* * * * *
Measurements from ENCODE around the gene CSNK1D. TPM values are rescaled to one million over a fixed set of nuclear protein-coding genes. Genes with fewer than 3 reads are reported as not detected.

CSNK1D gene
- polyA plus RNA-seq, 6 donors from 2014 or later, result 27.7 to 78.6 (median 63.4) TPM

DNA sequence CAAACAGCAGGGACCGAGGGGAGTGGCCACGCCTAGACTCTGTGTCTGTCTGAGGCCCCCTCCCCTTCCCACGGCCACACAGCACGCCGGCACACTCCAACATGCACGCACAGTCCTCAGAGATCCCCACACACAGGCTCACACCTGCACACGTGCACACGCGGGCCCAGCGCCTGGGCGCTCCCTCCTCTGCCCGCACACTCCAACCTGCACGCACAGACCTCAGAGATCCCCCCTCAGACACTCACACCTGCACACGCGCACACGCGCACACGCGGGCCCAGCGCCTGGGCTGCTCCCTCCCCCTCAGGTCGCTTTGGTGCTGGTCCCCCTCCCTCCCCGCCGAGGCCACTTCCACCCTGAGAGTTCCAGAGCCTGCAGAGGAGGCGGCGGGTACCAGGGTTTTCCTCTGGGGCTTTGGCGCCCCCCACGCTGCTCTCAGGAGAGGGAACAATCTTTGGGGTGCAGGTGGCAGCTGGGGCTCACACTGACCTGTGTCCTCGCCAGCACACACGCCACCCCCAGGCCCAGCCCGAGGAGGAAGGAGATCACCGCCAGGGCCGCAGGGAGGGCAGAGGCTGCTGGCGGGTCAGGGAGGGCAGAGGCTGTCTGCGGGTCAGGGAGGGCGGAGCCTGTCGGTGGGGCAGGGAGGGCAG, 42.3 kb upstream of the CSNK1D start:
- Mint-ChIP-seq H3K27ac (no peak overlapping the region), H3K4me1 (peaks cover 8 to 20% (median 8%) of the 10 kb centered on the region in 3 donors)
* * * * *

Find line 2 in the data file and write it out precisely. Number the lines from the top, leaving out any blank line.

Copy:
CSNK1D gene